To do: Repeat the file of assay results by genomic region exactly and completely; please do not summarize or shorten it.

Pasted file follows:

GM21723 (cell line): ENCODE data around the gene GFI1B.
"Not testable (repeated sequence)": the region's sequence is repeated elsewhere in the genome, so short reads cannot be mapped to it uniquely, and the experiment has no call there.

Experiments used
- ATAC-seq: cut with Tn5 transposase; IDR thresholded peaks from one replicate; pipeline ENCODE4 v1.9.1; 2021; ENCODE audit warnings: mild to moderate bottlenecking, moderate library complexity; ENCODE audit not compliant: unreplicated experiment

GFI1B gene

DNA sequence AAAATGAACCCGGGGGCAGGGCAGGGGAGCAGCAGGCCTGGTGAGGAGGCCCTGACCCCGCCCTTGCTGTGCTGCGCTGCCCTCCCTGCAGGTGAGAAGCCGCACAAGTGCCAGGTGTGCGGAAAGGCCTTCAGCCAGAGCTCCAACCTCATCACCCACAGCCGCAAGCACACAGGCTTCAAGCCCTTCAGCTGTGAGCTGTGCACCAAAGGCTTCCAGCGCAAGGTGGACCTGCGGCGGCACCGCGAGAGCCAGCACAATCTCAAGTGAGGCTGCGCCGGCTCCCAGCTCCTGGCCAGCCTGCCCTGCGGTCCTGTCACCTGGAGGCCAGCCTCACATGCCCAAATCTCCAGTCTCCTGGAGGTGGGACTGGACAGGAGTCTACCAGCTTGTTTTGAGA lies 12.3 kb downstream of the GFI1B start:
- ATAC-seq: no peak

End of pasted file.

GM21723 (cell line): ENCODE data around the gene GFI1B.
"Not testable (repeated sequence)": the region's sequence is repeated elsewhere in the genome, so short reads cannot be mapped to it uniquely, and the experiment has no call there.

Experiments used
- ATAC-seq: cut with Tn5 transposase; IDR thresholded peaks from one replicate; pipeline ENCODE4 v1.9.1; 2021; ENCODE audit warnings: mild to moderate bottlenecking, moderate library complexity; ENCODE audit not compliant: unreplicated experiment

GFI1B gene

DNA sequence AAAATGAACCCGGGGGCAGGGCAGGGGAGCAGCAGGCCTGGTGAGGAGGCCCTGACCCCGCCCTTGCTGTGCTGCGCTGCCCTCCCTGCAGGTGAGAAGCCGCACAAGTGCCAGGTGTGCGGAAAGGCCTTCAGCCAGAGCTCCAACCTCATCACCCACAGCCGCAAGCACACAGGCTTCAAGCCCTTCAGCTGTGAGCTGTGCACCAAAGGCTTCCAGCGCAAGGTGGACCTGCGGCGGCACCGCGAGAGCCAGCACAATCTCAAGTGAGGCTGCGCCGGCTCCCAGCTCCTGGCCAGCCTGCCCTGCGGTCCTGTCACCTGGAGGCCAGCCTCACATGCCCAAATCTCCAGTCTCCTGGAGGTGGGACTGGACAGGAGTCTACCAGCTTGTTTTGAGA lies 12.3 kb downstream of the GFI1B start:
- ATAC-seq: no peak